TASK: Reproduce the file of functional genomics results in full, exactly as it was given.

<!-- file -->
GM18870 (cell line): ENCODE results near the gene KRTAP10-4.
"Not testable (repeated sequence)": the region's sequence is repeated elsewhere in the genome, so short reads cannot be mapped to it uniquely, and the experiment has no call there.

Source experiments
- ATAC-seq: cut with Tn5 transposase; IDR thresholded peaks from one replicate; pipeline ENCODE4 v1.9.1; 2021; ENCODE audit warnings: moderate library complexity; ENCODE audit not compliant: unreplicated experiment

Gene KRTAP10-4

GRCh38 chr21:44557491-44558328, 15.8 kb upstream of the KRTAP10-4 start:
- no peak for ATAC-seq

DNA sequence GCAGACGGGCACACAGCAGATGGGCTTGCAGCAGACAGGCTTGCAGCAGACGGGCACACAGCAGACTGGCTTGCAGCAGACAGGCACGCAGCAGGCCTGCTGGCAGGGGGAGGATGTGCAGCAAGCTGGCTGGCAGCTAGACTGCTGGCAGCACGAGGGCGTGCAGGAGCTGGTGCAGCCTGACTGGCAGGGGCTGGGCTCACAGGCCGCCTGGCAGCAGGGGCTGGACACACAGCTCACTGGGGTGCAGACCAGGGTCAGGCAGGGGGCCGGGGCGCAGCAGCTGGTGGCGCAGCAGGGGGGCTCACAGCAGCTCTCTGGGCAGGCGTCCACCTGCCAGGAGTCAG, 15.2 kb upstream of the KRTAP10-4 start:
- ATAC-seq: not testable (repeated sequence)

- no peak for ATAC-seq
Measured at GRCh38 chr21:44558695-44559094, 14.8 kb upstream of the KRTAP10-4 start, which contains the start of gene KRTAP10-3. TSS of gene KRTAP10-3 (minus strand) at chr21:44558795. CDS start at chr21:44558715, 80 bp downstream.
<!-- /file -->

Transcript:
GM18870 (cell line): ENCODE results near the gene KRTAP10-4.
"Not testable (repeated sequence)": the region's sequence is repeated elsewhere in the genome, so short reads cannot be mapped to it uniquely, and the experiment has no call there.

Source experiments
- ATAC-seq: cut with Tn5 transposase; IDR thresholded peaks from one replicate; pipeline ENCODE4 v1.9.1; 2021; ENCODE audit warnings: moderate library complexity; ENCODE audit not compliant: unreplicated experiment

Gene KRTAP10-4

GRCh38 chr21:44557491-44558328, 15.8 kb upstream of the KRTAP10-4 start:
- no peak for ATAC-seq

DNA sequence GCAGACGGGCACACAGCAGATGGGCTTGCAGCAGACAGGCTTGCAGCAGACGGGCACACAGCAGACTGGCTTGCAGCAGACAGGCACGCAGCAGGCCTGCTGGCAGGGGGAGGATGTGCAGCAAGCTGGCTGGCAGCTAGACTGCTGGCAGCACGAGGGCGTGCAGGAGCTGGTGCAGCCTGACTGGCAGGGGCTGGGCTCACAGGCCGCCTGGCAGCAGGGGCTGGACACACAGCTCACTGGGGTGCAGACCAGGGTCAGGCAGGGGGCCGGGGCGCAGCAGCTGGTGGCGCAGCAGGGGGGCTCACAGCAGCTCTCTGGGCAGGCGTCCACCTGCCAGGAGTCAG, 15.2 kb upstream of the KRTAP10-4 start:
- ATAC-seq: not testable (repeated sequence)

- no peak for ATAC-seq
Measured at GRCh38 chr21:44558695-44559094, 14.8 kb upstream of the KRTAP10-4 start, which contains the start of gene KRTAP10-3. TSS of gene KRTAP10-3 (minus strand) at chr21:44558795. CDS start at chr21:44558715, 80 bp downstream.